British India

This is a photographic journey back to British India.

India in 1912 was still a colonial possession of the British Empire, the jewel in its crown. Its vast population, strategic position and resources made the subcontinent one of the Empire’s greatest possessions. But compared to other up and coming British colonies such as Canada and Australia, India was economically backwards and undeveloped. There were few industries, and most people lived an agrarian lifestyle, their traditions largely undisturbed by the British or other Europeans.

Not that the British and North Americans did not try to remake India in their own image. The late 1800s and early 1900s saw a wave of Christian missionaries from America and Great Britain go to India.

The pictures below were published in a book entitled India and Daily Life in Bengal by Reverend Z.F. Griffin, a Baptist missionary in India for 15 years. The pictures record the way life was in India in 1912. Some things have not changed that much in some of the more rural areas, while in many other ways the India of today would be hardly recognizable to Reverend Griffin.

An Indian  Boy Herding Cattle

An Indian Boy Herding Cattle

Bringing Pottery to Market

Bringing Pottery to Market

Hand Powered Saw Mill

Hand Powered Saw Mill

A Sweeper

A Sweeper

Day Labourers in Calcutta

Day Labourers in Calcutta

The Bank of the Ganges, the Holiest River in India

The Bank of the Ganges, the Holiest River in India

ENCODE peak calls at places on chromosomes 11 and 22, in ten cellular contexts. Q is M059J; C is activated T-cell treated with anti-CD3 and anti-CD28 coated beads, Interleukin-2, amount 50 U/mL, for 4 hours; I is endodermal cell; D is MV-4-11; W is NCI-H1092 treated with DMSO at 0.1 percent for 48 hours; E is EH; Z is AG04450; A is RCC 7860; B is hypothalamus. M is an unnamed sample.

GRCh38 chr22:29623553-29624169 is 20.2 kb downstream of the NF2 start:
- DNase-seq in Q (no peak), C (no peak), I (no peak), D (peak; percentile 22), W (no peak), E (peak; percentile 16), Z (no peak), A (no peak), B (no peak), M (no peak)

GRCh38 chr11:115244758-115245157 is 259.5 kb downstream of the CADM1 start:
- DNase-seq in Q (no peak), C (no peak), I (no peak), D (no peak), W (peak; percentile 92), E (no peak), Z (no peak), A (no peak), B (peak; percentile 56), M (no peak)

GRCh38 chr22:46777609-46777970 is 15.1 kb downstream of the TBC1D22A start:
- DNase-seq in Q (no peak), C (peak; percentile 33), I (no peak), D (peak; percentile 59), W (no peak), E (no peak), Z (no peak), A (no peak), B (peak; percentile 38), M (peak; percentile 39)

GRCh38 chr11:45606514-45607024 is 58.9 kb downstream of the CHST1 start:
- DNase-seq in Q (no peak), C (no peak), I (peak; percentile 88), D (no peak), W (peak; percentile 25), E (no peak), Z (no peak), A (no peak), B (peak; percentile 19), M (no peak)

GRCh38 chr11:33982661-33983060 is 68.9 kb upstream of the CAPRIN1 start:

Temple on Bank of the River at Benares

Temple on Bank of the River at Benares

The Faithful by the Ganges

The Faithful by the Ganges

Boat used by the Christian missionaries

Boat used by the Christian missionaries

Cremation on the banks of the Ganges

Cremation on the banks of the Ganges

Hindu Devotee With Arms Rigid

Hindu Devotee With Arms Rigid

Hindu Pilgrim Preparing Cakes by the Way Side

Hindu Pilgrim Preparing Cakes by the Way Side

This devout man is traveling a great distance to a holy shrine by prostrating himself, rising, and then prostrating himself again.

This devout man is traveling a great distance to a holy shrine by prostrating himself, rising, and then prostrating himself again.

A person of means being transported in a litter on the backs of two men.

A person of means being transported in a litter on the backs of two men.

These men are returning from the river where they have washed the clothes.

These men are returning from the river where they have washed the clothes.

A wandering holy man: note the leopard skin.

A wandering holy man: note the leopard skin.


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